Azure: Bootstrapping A Subscription for Terraform Using Powershell

When we’re creating and managing multiple Azure subscriptions using Terraform it always seems a little old fashioned having to create the pre-requisites components terraform needs by hand. So to get rid of this manual step, let’s automate it with Powershell.

So, we’re starting with an empty Azure Subscription that we want to bootstrap ready to use with Terraform.

Logging Into Azure

First of all we need to log into Azure. It gets really annoying being prompted for your Azure credentials every time you run a script; so we’ll use Get-AzContext to check we’re not currently logged on before trying to log in.

Setting Up Azure KeyVault and creating our Service Principal

Rather than copying and pasting our Service Principal and it’s secret every time we want to run terraform, we’ll store our Service Principal details in an Azure KeyVault. Before we can do that we need to create our KeyVault using New-AzKeyVault; and once we’ve done that, not forgetting to give ourselves access using Set-AzKeyVaultAccessPolicy!

Now we have a vault to store our credentials in we’ll create our ServicePrincipal using New-AzADServicePrincipal setting the scope as our Subscription ID

And now we have an SPN lets write it to our Azure KeyVault for us to use later. We can use Set-AzKeyVaultSecret to write our SPN to key vault; but as the SPN ID is plain text we first of all need to convert it to a SecureString

We don’t need to do the same conversion with our SPN secret as it’s already a SecureString

Creating the Storage Account to Store our Terraform State

Now we’ll create the resource group that we’ll use to store our storage account using New-AzResourceGroup. Once we have that resource group we’ll create our Storage Account using New-AzStorageAccount and finally we’ll create a Storage Container in our Storage Account using New-AzStorageContainer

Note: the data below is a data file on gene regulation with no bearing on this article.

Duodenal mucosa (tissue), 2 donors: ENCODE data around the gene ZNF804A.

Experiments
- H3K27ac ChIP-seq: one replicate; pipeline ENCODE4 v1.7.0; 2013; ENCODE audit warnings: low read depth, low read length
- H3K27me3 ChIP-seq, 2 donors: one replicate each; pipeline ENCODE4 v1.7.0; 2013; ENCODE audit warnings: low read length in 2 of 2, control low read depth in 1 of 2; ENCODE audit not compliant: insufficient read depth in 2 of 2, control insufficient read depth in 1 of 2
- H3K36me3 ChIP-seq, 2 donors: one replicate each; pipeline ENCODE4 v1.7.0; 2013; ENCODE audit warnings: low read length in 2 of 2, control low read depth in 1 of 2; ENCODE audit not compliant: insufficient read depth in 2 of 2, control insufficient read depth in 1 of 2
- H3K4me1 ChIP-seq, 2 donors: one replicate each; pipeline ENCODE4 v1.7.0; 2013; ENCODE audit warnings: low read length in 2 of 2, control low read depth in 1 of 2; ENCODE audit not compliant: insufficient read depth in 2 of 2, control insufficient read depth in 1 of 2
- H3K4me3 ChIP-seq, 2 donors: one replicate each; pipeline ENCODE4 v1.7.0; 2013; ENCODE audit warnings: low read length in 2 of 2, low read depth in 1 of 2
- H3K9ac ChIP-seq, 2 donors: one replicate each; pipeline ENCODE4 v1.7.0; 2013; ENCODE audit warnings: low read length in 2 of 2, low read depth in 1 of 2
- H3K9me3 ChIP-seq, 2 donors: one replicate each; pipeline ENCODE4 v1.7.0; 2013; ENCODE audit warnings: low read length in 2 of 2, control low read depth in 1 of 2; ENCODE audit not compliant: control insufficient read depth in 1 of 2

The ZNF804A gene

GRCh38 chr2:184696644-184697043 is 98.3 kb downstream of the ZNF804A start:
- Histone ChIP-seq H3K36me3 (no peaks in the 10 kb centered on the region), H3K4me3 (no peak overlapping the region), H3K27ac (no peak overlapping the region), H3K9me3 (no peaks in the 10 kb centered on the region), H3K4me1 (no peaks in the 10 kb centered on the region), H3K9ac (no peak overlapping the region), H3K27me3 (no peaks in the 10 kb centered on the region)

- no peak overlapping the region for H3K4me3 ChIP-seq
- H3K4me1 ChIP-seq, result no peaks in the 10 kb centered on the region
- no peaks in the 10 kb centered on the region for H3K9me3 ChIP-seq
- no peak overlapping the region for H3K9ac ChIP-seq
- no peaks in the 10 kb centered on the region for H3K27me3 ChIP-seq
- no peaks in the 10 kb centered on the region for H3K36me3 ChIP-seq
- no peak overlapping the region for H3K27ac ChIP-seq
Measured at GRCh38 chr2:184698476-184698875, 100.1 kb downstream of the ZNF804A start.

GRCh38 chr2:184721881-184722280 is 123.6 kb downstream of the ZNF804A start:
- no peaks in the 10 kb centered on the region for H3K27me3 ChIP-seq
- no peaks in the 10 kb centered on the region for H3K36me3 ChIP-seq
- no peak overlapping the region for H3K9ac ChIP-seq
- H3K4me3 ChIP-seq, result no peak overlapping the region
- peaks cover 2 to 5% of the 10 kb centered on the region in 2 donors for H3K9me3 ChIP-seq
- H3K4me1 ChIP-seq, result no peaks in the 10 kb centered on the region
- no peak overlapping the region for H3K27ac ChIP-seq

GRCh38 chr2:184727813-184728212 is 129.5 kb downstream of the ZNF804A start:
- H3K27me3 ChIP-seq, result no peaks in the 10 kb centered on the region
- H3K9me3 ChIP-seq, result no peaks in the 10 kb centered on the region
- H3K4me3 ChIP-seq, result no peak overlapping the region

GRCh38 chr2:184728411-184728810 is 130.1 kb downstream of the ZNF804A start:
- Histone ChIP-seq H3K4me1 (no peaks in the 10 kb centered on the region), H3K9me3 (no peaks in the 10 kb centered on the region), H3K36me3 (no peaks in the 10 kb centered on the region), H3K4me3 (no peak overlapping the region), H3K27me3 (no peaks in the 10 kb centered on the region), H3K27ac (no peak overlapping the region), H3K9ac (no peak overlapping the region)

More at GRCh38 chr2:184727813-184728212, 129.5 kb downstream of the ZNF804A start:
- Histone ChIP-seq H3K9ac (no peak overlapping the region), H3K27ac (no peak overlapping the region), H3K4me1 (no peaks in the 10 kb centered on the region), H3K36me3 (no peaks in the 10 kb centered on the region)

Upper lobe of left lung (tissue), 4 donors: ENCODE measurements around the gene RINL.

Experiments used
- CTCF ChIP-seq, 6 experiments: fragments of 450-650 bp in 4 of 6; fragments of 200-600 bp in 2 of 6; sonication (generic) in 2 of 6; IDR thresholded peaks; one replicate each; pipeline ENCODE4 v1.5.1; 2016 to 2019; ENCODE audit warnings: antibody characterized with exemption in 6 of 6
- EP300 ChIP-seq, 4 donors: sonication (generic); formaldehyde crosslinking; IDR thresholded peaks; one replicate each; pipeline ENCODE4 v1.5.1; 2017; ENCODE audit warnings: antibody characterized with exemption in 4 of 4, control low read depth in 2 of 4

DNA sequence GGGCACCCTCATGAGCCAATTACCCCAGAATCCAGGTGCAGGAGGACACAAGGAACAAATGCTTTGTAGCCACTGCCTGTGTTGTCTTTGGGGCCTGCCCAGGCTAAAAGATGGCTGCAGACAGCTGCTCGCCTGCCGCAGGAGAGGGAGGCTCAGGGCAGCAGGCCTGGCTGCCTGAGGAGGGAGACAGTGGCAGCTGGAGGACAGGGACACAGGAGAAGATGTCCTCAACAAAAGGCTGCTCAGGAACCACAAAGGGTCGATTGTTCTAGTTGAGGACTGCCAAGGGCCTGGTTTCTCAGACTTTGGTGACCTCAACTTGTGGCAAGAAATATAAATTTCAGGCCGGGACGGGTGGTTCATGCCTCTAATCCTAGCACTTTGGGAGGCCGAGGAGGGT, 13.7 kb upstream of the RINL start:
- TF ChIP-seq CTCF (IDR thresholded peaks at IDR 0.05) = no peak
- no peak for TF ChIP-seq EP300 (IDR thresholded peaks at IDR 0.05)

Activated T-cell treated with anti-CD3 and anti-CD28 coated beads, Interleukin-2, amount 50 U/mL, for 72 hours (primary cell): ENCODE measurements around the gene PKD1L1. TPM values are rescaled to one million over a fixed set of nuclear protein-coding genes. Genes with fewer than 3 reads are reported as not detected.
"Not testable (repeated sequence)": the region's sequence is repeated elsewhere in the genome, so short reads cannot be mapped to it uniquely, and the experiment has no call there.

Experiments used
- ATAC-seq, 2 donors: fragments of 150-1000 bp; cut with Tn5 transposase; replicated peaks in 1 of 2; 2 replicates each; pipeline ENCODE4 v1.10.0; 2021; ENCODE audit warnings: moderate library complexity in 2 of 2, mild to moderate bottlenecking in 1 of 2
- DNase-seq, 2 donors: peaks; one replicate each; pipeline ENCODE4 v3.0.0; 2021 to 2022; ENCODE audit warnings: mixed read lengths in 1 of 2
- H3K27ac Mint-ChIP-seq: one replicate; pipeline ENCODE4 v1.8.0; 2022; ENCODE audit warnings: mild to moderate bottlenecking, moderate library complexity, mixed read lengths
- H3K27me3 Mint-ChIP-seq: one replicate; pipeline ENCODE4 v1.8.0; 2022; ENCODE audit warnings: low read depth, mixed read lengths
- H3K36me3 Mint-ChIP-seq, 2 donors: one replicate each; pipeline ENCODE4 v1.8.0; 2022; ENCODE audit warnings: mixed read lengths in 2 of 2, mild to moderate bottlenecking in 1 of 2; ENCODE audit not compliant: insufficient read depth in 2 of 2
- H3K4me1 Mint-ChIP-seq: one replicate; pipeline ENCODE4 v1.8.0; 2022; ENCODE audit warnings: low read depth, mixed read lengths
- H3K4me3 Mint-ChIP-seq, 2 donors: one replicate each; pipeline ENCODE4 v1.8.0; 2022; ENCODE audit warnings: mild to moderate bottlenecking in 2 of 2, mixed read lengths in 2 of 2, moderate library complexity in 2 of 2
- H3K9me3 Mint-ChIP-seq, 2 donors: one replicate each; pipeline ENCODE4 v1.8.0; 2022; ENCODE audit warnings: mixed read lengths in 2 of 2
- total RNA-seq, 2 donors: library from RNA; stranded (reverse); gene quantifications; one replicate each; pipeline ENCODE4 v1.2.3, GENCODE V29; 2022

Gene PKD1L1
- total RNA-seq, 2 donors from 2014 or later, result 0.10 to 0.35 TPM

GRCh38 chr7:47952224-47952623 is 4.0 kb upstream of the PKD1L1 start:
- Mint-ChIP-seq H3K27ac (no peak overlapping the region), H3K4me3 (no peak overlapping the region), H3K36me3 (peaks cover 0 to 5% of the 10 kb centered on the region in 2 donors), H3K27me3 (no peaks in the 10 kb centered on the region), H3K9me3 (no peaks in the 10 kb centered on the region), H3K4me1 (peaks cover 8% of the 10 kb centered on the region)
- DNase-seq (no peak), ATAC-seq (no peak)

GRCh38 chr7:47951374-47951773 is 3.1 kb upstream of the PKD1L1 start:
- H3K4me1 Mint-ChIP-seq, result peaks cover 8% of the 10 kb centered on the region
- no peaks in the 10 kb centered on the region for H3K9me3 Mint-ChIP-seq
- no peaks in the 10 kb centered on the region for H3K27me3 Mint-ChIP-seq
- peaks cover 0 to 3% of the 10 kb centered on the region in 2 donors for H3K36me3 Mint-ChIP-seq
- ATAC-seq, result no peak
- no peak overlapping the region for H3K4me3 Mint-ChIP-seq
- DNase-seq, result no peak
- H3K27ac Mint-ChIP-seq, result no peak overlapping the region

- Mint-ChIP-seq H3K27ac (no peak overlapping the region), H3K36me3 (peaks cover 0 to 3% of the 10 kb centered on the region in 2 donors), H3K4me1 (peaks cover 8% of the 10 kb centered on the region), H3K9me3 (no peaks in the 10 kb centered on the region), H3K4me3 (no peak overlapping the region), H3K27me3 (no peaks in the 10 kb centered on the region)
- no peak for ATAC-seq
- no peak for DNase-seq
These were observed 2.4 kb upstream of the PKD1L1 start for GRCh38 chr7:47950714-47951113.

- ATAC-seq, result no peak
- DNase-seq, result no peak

Terraform Bootstrapping

Now we have our Azure infrastructure up and running we can bootstrap our Terraform environment ready to run our code. First of all we need to retrieve our Service Principal. We’re going to use a known name for our Service Principal and retrieve the Service Principal using the known display name

And once we have that value we’ll retrieve our Service Principal secret from the Azure KeyVault we retrieved earlier.

Once we have the SPN Secret stored in the $spnSecret variable we need to convert it from a SecureString to a regular string. Where we make a call out to the .NET functions SecureStringToBSTR and PtrToStringBSTR. This will leave us with the SPN secret in our $spnSecretValue environment variable.

Now we have the SPN value; and SPN secret, we’ll set the values of the environment variable ARM_CLIENT_ID to our service principal ID, and the ARM_CLIENT_SECRET environment variable to our SPN secret.

Additionally we’ll set ARM_SUBSCRIPTION_ID to our Azure Subscription; and ARM_TENANT_ID to our Azure Tenant ID.

Terraform will use these variables to retrieve the credentials and authenticate to Azure using our SPN when running Terraform code.

We’re now just left with setting up our skeleton Terraform code so we can initialise our environment. We’ll generate our file with the details we generated earlier in this post to point to the infrastructure we created.

Then we’ll set-up our skeleton file to download our azurerm provider; and we’ll create a test resource group just to test

At this point we’re ready to run. So we run terraform init which initialises our environment

The code developed as part of this article can be found here.